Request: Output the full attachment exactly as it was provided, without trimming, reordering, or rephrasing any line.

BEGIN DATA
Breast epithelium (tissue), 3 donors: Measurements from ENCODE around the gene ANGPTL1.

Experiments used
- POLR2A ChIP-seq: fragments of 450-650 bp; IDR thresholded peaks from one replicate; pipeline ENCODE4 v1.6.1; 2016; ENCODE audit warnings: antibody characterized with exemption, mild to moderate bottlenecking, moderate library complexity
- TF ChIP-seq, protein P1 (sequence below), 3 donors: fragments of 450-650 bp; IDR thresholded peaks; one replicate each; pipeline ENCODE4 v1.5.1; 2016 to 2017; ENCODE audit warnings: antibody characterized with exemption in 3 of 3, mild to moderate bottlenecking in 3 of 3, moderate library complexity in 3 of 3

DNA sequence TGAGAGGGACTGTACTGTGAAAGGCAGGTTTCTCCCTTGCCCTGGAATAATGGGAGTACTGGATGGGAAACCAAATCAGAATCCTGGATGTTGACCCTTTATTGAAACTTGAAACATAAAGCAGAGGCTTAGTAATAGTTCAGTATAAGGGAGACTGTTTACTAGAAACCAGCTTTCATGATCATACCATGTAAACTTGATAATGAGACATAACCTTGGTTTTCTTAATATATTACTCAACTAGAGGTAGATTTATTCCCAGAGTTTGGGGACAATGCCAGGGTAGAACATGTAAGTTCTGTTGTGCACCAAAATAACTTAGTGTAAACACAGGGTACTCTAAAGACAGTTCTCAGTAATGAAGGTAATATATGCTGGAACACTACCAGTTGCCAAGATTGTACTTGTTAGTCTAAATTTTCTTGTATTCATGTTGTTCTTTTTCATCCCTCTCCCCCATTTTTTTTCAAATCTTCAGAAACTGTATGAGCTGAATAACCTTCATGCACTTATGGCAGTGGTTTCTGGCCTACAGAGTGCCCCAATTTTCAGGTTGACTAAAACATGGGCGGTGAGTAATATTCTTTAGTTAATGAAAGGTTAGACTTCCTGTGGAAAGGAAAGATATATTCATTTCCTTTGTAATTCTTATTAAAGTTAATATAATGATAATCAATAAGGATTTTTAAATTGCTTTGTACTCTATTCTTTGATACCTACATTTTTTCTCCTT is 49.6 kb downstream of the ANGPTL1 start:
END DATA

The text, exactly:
Breast epithelium (tissue), 3 donors: Measurements from ENCODE around the gene ANGPTL1.

Experiments used
- POLR2A ChIP-seq: fragments of 450-650 bp; IDR thresholded peaks from one replicate; pipeline ENCODE4 v1.6.1; 2016; ENCODE audit warnings: antibody characterized with exemption, mild to moderate bottlenecking, moderate library complexity
- TF ChIP-seq, protein P1 (sequence below), 3 donors: fragments of 450-650 bp; IDR thresholded peaks; one replicate each; pipeline ENCODE4 v1.5.1; 2016 to 2017; ENCODE audit warnings: antibody characterized with exemption in 3 of 3, mild to moderate bottlenecking in 3 of 3, moderate library complexity in 3 of 3

DNA sequence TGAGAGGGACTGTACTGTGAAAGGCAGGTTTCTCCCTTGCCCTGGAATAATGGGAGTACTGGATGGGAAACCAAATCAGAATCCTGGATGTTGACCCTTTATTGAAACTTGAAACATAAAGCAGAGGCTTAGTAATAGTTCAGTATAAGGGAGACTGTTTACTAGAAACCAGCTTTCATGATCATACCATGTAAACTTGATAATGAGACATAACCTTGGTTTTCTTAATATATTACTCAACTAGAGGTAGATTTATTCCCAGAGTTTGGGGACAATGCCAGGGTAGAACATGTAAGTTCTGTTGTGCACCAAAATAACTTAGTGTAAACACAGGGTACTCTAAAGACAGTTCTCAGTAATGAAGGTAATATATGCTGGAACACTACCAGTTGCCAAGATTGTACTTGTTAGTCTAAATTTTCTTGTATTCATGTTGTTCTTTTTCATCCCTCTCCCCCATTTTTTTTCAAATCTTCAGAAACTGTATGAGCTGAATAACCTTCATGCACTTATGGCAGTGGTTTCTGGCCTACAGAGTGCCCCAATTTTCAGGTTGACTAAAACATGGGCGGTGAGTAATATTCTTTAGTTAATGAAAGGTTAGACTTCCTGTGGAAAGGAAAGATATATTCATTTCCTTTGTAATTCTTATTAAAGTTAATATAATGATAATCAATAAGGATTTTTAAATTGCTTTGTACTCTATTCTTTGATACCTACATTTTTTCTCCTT is 49.6 kb downstream of the ANGPTL1 start: